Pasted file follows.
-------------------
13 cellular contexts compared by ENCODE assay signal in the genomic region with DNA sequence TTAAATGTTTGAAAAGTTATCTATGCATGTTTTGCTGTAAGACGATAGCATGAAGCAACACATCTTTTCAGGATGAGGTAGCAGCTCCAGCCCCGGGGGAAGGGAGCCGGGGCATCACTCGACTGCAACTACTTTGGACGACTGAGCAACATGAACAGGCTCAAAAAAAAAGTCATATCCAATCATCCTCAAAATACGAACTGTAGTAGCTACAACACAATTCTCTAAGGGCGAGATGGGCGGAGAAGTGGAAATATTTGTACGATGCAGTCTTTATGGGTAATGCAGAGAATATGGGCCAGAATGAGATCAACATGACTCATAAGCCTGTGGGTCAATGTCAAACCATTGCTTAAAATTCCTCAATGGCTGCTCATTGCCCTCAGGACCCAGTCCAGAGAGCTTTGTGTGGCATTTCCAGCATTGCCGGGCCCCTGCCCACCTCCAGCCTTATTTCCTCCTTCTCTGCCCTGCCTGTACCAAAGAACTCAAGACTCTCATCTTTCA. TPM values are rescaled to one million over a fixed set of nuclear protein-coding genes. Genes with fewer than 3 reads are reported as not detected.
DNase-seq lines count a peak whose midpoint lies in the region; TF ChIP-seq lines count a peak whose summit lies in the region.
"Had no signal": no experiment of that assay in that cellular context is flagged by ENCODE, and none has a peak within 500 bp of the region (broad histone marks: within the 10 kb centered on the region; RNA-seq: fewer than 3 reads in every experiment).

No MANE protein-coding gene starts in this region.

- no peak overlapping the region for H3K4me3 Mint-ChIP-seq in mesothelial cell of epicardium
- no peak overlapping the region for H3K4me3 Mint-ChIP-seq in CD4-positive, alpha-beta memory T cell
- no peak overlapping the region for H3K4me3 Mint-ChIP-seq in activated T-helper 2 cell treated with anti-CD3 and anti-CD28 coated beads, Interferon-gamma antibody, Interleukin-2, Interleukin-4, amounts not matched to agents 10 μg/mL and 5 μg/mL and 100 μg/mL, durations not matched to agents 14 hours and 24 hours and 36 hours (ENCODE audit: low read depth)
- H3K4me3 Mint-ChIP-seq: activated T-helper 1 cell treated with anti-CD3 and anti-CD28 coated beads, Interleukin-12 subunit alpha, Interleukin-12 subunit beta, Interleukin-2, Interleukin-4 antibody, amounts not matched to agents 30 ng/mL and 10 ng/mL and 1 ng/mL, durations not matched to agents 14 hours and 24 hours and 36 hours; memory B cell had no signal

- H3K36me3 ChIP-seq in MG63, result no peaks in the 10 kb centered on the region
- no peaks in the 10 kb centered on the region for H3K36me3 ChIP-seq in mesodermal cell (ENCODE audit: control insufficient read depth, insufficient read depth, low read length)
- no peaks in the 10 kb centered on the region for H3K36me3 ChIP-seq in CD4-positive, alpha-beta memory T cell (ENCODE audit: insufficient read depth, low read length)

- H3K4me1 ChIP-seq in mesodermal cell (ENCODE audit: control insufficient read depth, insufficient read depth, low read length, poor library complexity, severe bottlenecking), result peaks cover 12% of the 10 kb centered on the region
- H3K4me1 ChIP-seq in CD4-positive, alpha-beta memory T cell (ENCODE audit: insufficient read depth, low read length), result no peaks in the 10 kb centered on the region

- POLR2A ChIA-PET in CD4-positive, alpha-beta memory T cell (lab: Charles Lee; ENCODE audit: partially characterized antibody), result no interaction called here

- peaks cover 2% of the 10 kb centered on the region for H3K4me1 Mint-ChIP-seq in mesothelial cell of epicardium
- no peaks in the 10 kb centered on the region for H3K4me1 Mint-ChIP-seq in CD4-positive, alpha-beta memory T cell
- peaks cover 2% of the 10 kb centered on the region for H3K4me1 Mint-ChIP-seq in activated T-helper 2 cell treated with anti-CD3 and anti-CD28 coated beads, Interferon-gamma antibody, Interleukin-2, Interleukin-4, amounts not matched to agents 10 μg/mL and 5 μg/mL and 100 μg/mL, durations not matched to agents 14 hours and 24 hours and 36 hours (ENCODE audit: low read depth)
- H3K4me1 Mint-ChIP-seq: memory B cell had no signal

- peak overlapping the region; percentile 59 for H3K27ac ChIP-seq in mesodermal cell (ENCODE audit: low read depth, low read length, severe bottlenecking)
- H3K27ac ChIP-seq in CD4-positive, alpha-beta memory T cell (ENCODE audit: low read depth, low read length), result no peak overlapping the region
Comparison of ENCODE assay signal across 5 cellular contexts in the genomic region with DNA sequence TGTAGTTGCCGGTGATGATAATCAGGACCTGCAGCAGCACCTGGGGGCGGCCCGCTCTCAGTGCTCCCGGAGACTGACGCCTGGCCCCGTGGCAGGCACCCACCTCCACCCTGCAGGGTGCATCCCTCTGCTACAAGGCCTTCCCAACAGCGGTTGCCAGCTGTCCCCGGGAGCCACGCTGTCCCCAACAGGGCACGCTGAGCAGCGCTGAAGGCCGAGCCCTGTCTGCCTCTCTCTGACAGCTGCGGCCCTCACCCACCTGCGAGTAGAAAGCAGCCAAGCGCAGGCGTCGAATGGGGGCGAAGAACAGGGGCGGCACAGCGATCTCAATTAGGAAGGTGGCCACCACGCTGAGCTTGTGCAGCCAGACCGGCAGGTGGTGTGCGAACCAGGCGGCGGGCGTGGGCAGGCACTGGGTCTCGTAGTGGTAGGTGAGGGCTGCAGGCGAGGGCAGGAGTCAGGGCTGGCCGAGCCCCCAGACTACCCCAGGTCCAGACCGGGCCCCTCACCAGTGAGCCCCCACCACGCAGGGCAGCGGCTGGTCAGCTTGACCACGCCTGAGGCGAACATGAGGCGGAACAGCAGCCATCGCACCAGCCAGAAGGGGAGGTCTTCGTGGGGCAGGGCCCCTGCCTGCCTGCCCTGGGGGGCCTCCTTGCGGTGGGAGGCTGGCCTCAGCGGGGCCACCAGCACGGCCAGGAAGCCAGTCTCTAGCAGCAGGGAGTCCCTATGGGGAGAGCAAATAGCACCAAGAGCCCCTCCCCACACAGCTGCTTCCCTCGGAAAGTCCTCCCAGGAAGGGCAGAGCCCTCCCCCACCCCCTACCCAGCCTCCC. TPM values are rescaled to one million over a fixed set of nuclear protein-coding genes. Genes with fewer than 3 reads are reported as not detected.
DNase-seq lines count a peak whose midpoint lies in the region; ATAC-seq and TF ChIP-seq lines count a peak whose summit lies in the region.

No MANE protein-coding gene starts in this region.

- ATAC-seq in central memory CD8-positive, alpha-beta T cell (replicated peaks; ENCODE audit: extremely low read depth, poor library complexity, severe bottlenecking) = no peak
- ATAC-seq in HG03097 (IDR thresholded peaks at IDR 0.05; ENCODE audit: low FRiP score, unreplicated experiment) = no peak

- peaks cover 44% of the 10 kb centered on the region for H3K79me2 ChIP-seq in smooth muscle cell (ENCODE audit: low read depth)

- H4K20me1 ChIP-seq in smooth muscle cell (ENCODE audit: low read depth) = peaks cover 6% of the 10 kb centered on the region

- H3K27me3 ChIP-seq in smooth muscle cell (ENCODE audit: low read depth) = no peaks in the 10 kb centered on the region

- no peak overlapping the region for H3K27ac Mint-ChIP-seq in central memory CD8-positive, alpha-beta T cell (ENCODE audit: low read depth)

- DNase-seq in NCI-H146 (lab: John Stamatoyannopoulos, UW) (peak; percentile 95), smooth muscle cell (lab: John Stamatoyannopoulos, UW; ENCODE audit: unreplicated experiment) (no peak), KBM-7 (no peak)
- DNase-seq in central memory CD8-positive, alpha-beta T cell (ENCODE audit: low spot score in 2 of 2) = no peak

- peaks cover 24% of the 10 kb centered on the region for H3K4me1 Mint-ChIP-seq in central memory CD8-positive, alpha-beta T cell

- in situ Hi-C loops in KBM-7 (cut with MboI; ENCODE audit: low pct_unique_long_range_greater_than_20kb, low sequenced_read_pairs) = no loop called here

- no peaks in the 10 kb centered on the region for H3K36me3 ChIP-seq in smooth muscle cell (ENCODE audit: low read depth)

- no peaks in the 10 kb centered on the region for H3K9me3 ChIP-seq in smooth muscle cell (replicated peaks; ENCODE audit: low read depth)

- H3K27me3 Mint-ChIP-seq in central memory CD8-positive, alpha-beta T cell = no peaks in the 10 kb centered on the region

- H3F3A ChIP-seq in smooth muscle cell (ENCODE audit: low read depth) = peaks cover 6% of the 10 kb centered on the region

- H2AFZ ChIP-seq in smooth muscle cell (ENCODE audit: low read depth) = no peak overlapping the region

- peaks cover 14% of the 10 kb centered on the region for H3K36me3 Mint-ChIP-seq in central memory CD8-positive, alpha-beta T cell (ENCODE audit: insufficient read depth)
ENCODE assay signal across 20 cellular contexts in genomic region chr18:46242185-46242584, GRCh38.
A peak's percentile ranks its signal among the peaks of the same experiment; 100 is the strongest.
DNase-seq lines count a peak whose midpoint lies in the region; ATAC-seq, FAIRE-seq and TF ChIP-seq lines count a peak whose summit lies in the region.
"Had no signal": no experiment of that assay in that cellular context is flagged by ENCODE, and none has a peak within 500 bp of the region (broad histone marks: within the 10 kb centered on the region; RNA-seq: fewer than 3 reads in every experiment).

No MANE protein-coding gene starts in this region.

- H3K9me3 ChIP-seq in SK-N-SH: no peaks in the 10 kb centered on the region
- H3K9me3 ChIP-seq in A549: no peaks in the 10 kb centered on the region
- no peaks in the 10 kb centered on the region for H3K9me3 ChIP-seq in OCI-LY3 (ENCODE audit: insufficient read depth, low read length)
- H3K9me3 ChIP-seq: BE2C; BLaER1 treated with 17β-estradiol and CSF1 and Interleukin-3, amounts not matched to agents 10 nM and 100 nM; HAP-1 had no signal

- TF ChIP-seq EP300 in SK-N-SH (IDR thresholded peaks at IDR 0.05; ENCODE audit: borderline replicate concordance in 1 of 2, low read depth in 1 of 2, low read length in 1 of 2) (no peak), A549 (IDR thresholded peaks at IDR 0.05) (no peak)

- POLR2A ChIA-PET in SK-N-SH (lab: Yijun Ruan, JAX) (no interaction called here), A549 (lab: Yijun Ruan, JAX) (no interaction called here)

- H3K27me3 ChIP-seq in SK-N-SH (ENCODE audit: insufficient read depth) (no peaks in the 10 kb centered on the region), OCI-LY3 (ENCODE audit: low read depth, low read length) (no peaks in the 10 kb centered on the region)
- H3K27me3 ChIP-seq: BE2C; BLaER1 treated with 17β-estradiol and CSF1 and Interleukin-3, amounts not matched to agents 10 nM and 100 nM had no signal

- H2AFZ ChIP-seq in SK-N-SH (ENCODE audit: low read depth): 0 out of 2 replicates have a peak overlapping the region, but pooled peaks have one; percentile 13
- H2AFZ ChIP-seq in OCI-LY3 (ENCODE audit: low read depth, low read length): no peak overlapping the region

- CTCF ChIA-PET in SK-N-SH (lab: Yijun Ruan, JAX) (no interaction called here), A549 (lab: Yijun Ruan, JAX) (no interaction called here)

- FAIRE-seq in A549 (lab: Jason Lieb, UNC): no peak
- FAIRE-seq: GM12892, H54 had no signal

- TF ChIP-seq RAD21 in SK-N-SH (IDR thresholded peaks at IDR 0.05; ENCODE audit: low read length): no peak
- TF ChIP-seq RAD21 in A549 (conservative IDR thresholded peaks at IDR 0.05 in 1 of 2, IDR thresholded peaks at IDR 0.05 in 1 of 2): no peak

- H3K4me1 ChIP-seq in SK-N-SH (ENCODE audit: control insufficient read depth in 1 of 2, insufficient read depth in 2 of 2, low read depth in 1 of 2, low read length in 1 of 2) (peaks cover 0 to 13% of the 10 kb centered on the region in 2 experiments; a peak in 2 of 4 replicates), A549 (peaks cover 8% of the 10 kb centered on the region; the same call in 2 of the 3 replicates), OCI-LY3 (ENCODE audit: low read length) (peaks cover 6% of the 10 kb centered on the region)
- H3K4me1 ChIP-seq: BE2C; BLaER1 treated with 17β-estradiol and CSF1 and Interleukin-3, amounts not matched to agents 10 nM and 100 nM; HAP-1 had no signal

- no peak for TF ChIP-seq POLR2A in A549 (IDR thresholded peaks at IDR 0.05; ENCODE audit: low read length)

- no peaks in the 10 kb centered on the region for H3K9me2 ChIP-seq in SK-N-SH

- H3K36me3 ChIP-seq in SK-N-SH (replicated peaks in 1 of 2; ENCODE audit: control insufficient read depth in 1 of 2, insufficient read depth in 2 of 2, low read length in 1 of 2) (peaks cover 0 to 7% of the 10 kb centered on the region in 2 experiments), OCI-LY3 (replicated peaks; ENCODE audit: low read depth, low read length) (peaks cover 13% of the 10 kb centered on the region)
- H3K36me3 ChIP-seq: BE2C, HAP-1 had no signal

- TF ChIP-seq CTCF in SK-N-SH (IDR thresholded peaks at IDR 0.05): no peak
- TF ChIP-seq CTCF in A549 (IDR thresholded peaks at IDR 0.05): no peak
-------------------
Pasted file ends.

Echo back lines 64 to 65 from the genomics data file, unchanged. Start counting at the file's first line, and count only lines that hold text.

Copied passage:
- H3K36me3 ChIP-seq in SK-N-SH (replicated peaks in 1 of 2; ENCODE audit: control insufficient read depth in 1 of 2, insufficient read depth in 2 of 2, low read length in 1 of 2) (peaks cover 0 to 7% of the 10 kb centered on the region in 2 experiments), OCI-LY3 (replicated peaks; ENCODE audit: low read depth, low read length) (peaks cover 13% of the 10 kb centered on the region)
- H3K36me3 ChIP-seq: BE2C, HAP-1 had no signal